Sometimes I catch myself drifting back in time. Thinking of a moment in my past and thinking how good things were. For me, it’s playing little league baseball, riding our bikes around the neighborhood, or just goofing off with friends. It’s something we all do at some point in time. Reflecting on something positive and concluding that things were just better “back in the day”.
It reminds me of a short story we read as part of our English literature class when back in college. I wish I could remember the name of the story or the author, but almost thirty years on with life, I can’t recall. The premise is still quite clear.
The story goes like something we’ve all seen or heard. Someone lamenting of the good old days when they did things right. Things were better back then, they had more values during that time, I can go on. In the story, a man in a pub or tavern is lamenting the loss of chivalry. Of course, the story takes place quite some time ago, but the man is arguing how things were better, more chivalrous in the days of knights and ladies, as opposed to the immoral times of his present day. The narrator was taking a critical view of the man, clearly lacking understanding of the reality of things in the days of knights.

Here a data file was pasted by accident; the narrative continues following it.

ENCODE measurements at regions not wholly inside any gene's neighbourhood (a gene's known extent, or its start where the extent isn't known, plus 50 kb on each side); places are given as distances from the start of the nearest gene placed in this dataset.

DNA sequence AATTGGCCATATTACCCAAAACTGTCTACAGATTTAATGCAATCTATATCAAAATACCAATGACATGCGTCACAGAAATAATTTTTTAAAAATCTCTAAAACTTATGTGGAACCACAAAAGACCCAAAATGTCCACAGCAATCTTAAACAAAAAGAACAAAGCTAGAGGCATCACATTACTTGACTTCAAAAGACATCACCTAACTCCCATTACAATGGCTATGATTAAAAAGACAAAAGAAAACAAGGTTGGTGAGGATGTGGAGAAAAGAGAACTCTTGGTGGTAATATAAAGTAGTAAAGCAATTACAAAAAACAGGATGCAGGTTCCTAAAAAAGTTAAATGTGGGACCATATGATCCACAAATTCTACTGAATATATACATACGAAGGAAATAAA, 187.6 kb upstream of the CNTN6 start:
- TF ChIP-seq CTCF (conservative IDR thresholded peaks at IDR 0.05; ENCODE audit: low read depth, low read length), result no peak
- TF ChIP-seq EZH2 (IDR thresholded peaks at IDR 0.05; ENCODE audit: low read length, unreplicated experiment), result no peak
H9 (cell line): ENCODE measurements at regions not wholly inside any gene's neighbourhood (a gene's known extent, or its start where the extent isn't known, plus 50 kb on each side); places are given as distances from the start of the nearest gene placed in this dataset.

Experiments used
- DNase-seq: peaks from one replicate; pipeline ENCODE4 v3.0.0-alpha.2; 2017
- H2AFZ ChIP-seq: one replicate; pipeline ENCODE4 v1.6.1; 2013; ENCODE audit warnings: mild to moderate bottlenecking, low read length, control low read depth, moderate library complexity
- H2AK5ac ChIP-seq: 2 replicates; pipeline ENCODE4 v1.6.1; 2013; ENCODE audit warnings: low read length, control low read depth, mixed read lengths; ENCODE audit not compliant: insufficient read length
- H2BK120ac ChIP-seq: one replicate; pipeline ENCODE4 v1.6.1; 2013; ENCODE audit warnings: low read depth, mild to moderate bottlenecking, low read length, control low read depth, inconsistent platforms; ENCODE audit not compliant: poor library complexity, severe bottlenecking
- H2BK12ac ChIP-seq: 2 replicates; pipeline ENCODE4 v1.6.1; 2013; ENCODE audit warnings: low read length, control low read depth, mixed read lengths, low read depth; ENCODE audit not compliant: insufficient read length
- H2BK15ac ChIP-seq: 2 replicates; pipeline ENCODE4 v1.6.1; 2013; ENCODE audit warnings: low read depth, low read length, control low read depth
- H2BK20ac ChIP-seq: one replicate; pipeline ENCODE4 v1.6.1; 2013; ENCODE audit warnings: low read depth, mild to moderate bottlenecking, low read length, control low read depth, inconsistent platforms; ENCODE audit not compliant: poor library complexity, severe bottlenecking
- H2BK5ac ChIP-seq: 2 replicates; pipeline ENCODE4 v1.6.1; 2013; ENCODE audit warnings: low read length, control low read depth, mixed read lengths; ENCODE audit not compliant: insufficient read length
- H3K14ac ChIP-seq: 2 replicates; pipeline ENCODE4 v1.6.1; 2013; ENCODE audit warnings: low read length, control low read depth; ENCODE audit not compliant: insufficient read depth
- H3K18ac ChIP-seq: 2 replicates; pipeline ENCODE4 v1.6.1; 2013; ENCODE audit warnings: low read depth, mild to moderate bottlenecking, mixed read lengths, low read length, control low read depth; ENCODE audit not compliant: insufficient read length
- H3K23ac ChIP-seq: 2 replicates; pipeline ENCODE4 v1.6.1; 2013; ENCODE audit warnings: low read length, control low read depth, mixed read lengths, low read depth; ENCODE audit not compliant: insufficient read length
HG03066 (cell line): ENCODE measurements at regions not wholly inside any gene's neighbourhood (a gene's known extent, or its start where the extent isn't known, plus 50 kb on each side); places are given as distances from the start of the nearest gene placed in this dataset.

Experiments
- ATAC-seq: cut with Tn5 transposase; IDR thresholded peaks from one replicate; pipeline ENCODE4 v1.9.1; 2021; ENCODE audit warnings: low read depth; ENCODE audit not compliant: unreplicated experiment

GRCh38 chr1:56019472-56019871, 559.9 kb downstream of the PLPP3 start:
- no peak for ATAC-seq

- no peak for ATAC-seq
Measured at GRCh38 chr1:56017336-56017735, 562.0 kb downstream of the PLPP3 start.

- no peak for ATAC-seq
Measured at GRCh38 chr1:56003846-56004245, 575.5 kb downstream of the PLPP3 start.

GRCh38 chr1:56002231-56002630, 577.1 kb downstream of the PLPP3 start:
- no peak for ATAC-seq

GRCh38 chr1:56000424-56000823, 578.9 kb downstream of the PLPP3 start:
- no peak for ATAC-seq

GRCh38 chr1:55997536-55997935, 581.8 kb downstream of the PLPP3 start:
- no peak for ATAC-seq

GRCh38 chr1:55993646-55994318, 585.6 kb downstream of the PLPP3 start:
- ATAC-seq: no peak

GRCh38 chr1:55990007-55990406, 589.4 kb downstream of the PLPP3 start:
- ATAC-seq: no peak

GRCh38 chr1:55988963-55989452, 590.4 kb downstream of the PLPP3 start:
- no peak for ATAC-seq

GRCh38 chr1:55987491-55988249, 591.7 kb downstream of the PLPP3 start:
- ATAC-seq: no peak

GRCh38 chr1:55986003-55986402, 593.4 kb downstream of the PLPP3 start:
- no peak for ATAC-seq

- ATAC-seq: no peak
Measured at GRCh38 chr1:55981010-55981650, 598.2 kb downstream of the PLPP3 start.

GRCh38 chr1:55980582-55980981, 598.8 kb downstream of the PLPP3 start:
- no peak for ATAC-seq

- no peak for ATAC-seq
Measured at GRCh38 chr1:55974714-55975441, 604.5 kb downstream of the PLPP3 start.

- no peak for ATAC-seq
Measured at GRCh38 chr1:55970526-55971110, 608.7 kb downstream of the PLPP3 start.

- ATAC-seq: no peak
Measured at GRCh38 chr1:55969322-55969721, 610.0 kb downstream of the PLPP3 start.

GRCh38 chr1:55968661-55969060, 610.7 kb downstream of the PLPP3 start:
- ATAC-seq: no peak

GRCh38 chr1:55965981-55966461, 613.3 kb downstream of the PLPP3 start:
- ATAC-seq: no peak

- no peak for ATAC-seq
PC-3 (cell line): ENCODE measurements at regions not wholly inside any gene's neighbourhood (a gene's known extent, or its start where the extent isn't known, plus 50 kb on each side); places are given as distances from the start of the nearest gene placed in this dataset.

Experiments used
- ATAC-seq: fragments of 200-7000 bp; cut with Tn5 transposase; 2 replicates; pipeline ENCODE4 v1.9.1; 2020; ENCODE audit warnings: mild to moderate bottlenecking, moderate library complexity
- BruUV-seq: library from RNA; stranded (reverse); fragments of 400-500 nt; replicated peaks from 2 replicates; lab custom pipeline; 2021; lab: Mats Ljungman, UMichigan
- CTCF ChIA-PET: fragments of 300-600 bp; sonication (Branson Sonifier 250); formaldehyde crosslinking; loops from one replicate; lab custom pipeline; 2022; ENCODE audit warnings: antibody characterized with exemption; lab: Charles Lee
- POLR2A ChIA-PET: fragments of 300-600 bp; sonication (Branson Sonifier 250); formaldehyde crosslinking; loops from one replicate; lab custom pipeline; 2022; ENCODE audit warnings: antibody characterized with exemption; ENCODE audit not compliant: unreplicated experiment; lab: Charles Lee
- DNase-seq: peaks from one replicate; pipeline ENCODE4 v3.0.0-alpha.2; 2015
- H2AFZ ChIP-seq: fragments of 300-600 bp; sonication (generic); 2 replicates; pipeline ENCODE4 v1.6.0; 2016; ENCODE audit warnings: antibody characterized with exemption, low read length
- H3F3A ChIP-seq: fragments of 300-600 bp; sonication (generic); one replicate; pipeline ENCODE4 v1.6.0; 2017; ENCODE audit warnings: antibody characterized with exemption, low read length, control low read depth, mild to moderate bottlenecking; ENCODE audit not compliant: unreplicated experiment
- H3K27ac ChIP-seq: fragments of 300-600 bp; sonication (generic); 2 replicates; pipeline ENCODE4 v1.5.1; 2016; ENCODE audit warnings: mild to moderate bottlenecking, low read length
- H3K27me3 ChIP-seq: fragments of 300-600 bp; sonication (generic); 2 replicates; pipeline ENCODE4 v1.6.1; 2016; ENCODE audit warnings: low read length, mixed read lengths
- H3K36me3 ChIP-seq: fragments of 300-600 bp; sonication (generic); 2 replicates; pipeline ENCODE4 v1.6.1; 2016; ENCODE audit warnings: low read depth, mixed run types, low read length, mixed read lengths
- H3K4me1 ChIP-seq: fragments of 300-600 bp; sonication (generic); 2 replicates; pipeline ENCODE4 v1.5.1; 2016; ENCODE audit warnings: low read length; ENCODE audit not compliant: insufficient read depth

We can read just the romantic stories of these brave fighters and their noble ladies, clearly ignoring the hardships of their life and the brutalities of their wars. The man in the story sees only the romantic parts of that era. Clearly, he wants to go back to a time where he doesn’t have good knowledge of the times, thinking only of the popularized, unrealistic view. In the story, the narrator sees the man as an ignorant fool, and rightfully so.
Thinking of this story, I recall visiting my dad a few years ago. In the church in town, the priest was discussing the wholesome days of the 1950s. As I listened, I remembered the story above and thought that the priest sounded much like the man at the bar. He was lamenting the issues of today (too much social media, not enough personal interaction, children doing so much more than before, etc…), and without having lived at that time, he argued that things were much better back in the good old 1950s.
If you watch Leave it to Beaver as the barometer for life in the 1950’s, clearly you see a whitewashed middle class where the only issues present are the learning hiccups “The Beaver” experiences and twenty-something minutes later, he learns a life lesson, and everyone lives happily ever after. The reality is quite different. Segregation and racism were strong. Women had little opportunity in the professional world for equality. As with any time, there were both good and bad. Things to celebrate and cherish, and things that are embarrassing and should prove a learning lesson for future generations.
The priest, like that man in the story, was guilty of taking only a superficial and narrow point of view. We should always take the time to learn and see the entire story. We can see only the good if we choose. I can look back at a version of the 50s, or further back to the knights and ladies, and lament how we’ve lost our way. But we also need to take an honest and realistic view of things, both the good and the bad.
In the end, we need to always heed the lessons of the past. Honoring the good, learning from the bad. Creating an accurate picture and working together to make a positive impact. We can lay the groundwork for a new “good old days” era for our those after us.